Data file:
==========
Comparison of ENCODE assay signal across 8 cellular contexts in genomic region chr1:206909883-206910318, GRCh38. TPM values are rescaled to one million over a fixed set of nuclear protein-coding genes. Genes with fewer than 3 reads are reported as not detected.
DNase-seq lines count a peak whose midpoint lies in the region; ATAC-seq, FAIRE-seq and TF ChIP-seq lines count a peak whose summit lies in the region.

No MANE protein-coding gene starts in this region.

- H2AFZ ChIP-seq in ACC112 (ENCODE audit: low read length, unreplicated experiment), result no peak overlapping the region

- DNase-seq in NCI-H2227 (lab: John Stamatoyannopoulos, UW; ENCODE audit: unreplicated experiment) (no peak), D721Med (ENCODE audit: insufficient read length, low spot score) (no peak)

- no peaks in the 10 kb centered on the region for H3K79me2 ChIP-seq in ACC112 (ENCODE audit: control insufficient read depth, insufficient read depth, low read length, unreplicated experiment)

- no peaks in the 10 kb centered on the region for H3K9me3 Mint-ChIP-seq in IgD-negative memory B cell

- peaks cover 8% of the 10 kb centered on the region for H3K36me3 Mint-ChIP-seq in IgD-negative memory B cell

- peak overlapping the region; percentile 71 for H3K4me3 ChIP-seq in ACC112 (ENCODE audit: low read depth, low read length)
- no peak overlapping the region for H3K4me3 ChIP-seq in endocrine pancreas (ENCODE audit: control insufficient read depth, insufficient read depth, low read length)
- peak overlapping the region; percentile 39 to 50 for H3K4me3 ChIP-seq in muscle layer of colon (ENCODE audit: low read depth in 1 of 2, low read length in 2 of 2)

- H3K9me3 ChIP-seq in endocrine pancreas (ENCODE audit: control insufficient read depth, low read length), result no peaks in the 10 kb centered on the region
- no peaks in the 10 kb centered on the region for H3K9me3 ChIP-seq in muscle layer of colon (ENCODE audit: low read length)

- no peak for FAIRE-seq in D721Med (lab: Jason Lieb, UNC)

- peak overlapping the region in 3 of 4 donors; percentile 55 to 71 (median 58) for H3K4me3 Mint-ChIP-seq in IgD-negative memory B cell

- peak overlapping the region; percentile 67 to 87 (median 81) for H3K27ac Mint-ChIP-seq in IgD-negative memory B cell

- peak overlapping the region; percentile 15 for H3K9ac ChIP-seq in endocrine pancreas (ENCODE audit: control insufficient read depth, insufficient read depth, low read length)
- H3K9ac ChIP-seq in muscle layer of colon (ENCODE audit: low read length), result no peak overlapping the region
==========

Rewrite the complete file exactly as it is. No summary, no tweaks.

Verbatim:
Comparison of ENCODE assay signal across 8 cellular contexts in genomic region chr1:206909883-206910318, GRCh38. TPM values are rescaled to one million over a fixed set of nuclear protein-coding genes. Genes with fewer than 3 reads are reported as not detected.
DNase-seq lines count a peak whose midpoint lies in the region; ATAC-seq, FAIRE-seq and TF ChIP-seq lines count a peak whose summit lies in the region.

No MANE protein-coding gene starts in this region.

- H2AFZ ChIP-seq in ACC112 (ENCODE audit: low read length, unreplicated experiment), result no peak overlapping the region

- DNase-seq in NCI-H2227 (lab: John Stamatoyannopoulos, UW; ENCODE audit: unreplicated experiment) (no peak), D721Med (ENCODE audit: insufficient read length, low spot score) (no peak)

- no peaks in the 10 kb centered on the region for H3K79me2 ChIP-seq in ACC112 (ENCODE audit: control insufficient read depth, insufficient read depth, low read length, unreplicated experiment)

- no peaks in the 10 kb centered on the region for H3K9me3 Mint-ChIP-seq in IgD-negative memory B cell

- peaks cover 8% of the 10 kb centered on the region for H3K36me3 Mint-ChIP-seq in IgD-negative memory B cell

- peak overlapping the region; percentile 71 for H3K4me3 ChIP-seq in ACC112 (ENCODE audit: low read depth, low read length)
- no peak overlapping the region for H3K4me3 ChIP-seq in endocrine pancreas (ENCODE audit: control insufficient read depth, insufficient read depth, low read length)
- peak overlapping the region; percentile 39 to 50 for H3K4me3 ChIP-seq in muscle layer of colon (ENCODE audit: low read depth in 1 of 2, low read length in 2 of 2)

- H3K9me3 ChIP-seq in endocrine pancreas (ENCODE audit: control insufficient read depth, low read length), result no peaks in the 10 kb centered on the region
- no peaks in the 10 kb centered on the region for H3K9me3 ChIP-seq in muscle layer of colon (ENCODE audit: low read length)

- no peak for FAIRE-seq in D721Med (lab: Jason Lieb, UNC)

- peak overlapping the region in 3 of 4 donors; percentile 55 to 71 (median 58) for H3K4me3 Mint-ChIP-seq in IgD-negative memory B cell

- peak overlapping the region; percentile 67 to 87 (median 81) for H3K27ac Mint-ChIP-seq in IgD-negative memory B cell

- peak overlapping the region; percentile 15 for H3K9ac ChIP-seq in endocrine pancreas (ENCODE audit: control insufficient read depth, insufficient read depth, low read length)
- H3K9ac ChIP-seq in muscle layer of colon (ENCODE audit: low read length), result no peak overlapping the region